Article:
Orwell's nightmare emerges in Latin America: when political power corners literature

In an essay that George Orwell wrote in 1946 on intellectual freedom, the author of 1984 and Farm Rebellion He began by talking about two types of threats to the novelists of his time. They were obviously threatened by those who defended a totalitarian system – in the Soviet Union or Nazi Germany – and who demanded to copy the official discourse even in fictions. But in addition, says Orwell, the novelists faced other much more “practical” enemies: monopoly and bureaucracy. A writer who in a democracy depends on the will of an official or a small group of businessmen faces a danger very different from that of a poet censured by Stalin, but not for that reason an insignificant danger. “Everything in our time conspires to turn the writer, and also any other type of artist, into a minor civil servant who works on issues that are asked of him from above,” Orwell wrote.

More Half a century later, recent events in Latin America give clues that novelists continue to face new versions of the same two threats, both in democracies and in regimes such as Cuba or Venezuela. The most notorious case of the last month has occurred in Nicaragua, where the fight between the Daniel Ortega dictatorship against any freelance writer has returned to the headlines. More subtle are the recent ones and less dramatic are the confrontations of novelists against democratically elected governments in Peru, Colombia, or Mexico. A much more confusing battle, but not less.

From the Padilla case to the Ramírez case

In the dictatorship of Daniel Ortega there is no longer any attempt to disguise the antagonism against those who write critically. In addition to the serious allegations of torture against political opponents, the Government intervened a few weeks ago in the editorial staff of the newspaper La Prensa (the largest and longest-lived in the country), detained its general manager and froze the newspaper’s bank accounts. But what bothered him most recently was a fiction book, the novel titled Tongolele didn’t know how to dance, by the writer Sergio Ramírez. Before it could reach the readers, the copies were detained in the country’s customs and the Government accused the author of “laundering money, goods and assets; impairment of national integrity, and provocation, proposition and conspiracy. ”

Ramírez, Cervantes Prize of the 2017, is now in exile and says that the persecution against him is for his political novel. “It causes me to write a series of chronicles about the repression because, when someone reads in a report from a human rights commission that there is 427 dead, it’s a statistic, nobody reads a report, “Ramírez recently told EL PAÍS about his book, inspired by the protests of 2018 against Ortega.

A novel always has the potential to go beyond the figures and to look not only at the violent events, but also at the emotions that went through its protagonists. The “subjective feelings”, said Orwell, for the novelist also “are facts” to record, and facts that authoritarian governments seek to silence.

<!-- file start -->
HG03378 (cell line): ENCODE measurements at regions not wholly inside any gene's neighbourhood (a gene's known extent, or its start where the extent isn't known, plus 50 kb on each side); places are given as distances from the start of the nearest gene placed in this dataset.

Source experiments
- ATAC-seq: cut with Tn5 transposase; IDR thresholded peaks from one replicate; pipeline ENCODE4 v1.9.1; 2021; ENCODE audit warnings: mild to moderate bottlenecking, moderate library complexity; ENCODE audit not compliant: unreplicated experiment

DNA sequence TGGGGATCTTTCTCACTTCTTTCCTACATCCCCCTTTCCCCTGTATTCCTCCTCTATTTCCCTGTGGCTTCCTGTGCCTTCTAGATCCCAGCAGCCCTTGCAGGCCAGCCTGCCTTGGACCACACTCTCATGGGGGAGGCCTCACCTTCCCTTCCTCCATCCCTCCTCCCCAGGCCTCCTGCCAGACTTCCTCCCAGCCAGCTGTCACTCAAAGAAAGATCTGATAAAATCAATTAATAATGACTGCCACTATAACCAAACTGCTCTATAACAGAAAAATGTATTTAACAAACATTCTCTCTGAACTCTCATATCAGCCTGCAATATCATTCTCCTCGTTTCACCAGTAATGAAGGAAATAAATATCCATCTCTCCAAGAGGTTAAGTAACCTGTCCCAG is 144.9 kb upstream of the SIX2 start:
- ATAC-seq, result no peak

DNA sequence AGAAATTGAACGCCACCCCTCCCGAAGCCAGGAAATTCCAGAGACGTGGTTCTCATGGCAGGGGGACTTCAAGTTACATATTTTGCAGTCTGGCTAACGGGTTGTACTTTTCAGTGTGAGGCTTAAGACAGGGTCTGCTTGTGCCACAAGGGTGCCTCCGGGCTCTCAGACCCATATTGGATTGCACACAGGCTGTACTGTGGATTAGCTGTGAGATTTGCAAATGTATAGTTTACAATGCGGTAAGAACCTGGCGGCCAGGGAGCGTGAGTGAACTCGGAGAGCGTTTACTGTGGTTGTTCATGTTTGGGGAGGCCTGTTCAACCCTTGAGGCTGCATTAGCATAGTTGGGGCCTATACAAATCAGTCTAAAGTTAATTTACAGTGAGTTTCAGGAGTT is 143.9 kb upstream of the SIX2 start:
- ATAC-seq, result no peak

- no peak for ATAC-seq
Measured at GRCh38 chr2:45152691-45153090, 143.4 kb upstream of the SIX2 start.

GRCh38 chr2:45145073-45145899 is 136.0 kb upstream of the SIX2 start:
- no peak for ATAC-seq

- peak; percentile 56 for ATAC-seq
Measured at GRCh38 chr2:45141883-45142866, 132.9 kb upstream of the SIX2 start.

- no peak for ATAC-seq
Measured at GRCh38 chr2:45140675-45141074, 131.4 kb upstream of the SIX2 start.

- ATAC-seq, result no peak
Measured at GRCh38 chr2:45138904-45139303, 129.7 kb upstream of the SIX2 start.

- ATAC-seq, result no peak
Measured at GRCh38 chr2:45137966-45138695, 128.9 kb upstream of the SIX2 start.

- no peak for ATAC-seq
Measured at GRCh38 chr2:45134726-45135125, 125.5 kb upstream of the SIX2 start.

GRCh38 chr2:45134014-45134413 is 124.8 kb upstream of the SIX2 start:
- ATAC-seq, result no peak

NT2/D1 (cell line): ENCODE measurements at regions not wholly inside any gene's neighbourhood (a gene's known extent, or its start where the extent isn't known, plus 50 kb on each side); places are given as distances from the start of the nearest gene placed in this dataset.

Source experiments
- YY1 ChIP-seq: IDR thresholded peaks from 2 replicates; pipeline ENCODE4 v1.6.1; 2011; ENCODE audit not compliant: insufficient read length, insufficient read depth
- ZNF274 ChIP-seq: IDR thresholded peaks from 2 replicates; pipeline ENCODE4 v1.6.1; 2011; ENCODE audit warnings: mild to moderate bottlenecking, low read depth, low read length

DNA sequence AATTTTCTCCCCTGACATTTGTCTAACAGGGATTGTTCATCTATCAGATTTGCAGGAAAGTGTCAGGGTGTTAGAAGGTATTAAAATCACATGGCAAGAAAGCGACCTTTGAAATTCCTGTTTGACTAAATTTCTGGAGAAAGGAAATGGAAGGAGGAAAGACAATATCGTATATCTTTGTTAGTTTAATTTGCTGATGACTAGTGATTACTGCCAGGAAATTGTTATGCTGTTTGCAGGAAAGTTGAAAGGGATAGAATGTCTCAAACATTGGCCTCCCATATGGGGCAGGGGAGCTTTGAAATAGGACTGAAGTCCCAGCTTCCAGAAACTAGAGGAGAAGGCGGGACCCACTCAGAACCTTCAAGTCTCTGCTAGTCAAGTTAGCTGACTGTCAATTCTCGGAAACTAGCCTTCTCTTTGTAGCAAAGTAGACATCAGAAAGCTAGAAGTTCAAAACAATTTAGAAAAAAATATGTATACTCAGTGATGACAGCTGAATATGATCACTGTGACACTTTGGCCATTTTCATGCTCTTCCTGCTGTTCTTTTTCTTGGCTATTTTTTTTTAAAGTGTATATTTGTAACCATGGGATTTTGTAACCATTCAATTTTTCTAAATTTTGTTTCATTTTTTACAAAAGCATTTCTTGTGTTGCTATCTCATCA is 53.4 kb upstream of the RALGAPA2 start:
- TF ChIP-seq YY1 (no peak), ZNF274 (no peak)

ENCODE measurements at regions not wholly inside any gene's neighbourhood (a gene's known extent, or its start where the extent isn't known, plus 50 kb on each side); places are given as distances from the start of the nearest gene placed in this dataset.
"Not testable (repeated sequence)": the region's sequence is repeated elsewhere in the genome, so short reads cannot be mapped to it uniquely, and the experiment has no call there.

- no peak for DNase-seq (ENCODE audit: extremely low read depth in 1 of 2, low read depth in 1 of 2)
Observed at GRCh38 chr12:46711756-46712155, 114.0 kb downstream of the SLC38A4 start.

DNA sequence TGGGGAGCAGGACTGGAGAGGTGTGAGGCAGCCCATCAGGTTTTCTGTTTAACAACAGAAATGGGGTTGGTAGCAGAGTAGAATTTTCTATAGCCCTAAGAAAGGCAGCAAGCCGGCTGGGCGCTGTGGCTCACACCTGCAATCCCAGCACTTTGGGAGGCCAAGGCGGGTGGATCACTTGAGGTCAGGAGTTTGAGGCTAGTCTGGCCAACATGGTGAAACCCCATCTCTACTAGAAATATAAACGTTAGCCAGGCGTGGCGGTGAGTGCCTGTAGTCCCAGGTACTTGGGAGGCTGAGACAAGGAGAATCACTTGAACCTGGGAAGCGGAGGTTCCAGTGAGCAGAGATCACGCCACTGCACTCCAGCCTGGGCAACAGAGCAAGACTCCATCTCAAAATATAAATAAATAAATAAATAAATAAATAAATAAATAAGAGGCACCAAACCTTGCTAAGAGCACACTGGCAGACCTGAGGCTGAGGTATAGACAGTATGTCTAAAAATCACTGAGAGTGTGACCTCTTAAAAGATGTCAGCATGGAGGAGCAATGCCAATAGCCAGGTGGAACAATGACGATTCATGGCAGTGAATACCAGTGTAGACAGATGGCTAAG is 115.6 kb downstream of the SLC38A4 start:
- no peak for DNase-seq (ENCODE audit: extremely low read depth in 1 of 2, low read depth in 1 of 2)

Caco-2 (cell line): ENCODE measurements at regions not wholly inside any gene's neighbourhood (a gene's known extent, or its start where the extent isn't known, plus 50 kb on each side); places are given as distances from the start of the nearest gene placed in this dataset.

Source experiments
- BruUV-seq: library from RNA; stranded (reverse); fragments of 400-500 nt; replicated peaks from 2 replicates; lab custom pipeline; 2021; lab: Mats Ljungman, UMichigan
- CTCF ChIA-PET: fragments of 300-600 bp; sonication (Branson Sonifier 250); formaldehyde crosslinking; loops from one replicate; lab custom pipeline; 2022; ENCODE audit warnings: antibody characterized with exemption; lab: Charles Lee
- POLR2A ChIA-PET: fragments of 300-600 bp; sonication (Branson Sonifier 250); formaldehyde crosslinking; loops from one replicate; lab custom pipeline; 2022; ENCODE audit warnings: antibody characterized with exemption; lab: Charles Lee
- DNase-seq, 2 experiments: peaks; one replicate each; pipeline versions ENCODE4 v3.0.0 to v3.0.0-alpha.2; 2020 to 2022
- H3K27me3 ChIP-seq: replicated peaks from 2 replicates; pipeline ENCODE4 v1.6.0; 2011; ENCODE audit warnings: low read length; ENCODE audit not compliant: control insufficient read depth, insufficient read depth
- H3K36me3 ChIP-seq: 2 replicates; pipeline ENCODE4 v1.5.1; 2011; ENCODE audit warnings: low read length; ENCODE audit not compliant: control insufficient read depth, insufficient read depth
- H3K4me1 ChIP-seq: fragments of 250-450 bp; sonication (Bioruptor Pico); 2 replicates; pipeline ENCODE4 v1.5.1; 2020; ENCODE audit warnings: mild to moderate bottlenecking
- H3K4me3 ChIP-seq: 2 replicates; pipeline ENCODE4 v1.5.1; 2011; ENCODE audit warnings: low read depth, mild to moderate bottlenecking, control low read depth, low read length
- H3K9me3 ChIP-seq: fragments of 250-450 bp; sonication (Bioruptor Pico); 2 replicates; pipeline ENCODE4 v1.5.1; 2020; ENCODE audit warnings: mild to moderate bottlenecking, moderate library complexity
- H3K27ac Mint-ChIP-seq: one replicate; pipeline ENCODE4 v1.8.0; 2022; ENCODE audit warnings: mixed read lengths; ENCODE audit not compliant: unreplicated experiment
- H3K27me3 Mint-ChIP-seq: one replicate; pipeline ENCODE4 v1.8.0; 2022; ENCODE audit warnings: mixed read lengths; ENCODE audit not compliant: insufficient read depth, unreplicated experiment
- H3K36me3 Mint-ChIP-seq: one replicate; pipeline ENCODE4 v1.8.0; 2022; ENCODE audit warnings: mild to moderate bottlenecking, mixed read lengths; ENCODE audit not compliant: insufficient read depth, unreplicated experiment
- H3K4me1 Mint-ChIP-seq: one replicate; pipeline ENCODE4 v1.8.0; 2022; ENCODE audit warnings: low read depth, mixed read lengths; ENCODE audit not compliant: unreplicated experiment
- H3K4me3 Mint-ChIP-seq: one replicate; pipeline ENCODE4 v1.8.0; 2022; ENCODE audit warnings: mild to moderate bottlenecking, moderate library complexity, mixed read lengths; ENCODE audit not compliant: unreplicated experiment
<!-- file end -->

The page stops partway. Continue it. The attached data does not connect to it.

The case of Ramírez resonated with the famous Padilla case in Cuba at the beginning of the seventies, when the Government of Fidel Castro denounced the Cuban writer Heberto Padilla of subversion and he was imprisoned, later exiled. Padilla, like Ramírez, had initially been close to the revolution (the Nicaraguan was Ortega’s vice president in the eighties), but at the time the authors were critical of power (in the case of Padilla, for his poetry books Out of the game and Provocations ) had to leave the country.

The enormous difference between a case and another has to do with the reaction of the literary world. That of Padilla divided those who sharply and publicly denounced the arbitrariness of Fidel Castro since then (which we can call the Mario Vargas Llosa side) and those who remained close to the Government of Cuba for years, despite censorship (the Gabriel side García Márquez). In the case of Sergio Ramírez, on the other hand, not a single novelist in Latin America has exonerated Daniel Ortega’s arbitrariness. There is no revolution to defend there.

The silent threat of democratic bureaucracies

In a democracy, freedom of expression it must be guaranteed, or the right to disagree, but they can hide those enemies that Orwell called the “most practical.” The threat of a bureaucrat can occur in both left and right governments, but it is very rarely visible.

One of those rare occasions occurred last month when the Colombian ambassador in Spain he openly said that only “neutral” writers had been included in the official list of novelists who would represent their country at the Madrid Book Fair. Authors critical of the government – such as Fernando Vallejo, Piedad Bonnett or William Ospina – were not on the list. Very successful firms such as Pilar Quintana, winner of the Alfaguara award this year for Los Abismos , were not invited either. The diplomat said that he did not want “a literary fair to become a political fair,” but he did guarantee the presence of the country’s most important politician: President Iván Duque, who traveled to Spain to present his latest book. In protest of his statements, several invited novelists withdrew their participation in the official delegation. The ambassador retracted and the president never visited the Madrid Book Fair, but the damage was done.